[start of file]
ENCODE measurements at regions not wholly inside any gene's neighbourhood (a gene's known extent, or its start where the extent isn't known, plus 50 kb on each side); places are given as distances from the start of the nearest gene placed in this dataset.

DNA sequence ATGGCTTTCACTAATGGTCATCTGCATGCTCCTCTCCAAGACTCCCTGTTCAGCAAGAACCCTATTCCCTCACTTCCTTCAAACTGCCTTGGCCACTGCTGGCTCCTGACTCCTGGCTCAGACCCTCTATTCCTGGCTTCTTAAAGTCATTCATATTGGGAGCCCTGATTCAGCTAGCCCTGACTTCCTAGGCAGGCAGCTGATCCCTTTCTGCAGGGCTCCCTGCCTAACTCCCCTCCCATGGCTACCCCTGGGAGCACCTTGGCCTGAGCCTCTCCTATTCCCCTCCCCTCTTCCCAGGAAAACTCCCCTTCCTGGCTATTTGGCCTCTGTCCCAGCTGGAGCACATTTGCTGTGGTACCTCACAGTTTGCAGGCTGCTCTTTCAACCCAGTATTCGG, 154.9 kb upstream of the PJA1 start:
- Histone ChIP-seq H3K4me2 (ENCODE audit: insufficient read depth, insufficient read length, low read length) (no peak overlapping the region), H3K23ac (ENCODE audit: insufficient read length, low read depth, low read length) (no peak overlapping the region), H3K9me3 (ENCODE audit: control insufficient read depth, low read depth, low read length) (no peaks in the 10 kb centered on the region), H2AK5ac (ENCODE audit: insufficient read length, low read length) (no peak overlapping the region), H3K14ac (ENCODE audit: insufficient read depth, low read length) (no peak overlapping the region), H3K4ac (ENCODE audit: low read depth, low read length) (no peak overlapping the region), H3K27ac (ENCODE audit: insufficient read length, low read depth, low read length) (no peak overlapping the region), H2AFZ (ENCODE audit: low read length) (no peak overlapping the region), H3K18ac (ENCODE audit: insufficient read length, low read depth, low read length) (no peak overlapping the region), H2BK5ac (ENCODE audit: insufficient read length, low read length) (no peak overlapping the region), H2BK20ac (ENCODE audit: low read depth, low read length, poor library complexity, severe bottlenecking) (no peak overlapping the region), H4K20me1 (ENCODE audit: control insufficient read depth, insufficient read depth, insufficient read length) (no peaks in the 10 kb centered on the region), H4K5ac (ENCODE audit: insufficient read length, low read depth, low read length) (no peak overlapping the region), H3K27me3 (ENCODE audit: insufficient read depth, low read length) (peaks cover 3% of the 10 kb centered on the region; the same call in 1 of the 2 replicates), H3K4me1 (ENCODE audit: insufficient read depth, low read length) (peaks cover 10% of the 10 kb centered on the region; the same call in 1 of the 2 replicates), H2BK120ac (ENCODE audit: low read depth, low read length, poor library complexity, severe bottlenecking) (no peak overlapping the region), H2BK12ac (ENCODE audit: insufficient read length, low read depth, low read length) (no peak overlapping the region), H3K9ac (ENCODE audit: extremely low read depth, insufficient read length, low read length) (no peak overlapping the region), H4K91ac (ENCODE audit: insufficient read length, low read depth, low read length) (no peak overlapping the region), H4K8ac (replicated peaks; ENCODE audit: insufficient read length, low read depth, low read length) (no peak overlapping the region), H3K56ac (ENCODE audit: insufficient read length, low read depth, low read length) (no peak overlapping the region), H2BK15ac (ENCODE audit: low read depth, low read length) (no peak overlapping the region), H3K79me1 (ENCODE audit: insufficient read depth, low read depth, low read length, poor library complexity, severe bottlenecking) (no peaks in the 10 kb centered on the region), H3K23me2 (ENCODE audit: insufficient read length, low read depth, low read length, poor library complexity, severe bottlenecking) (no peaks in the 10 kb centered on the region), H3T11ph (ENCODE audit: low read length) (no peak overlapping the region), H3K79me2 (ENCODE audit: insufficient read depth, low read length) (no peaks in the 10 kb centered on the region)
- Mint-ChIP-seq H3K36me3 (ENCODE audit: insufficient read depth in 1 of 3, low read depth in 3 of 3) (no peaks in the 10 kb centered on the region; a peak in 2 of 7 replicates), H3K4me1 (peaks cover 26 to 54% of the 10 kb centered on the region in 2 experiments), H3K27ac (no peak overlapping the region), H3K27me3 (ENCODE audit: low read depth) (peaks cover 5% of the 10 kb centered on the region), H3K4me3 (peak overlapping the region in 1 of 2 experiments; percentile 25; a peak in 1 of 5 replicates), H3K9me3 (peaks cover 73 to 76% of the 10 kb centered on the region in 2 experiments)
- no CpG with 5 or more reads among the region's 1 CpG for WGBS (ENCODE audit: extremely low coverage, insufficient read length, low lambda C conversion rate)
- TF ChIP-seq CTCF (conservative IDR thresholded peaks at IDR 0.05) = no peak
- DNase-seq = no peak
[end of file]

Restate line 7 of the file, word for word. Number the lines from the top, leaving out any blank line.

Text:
- DNase-seq = no peak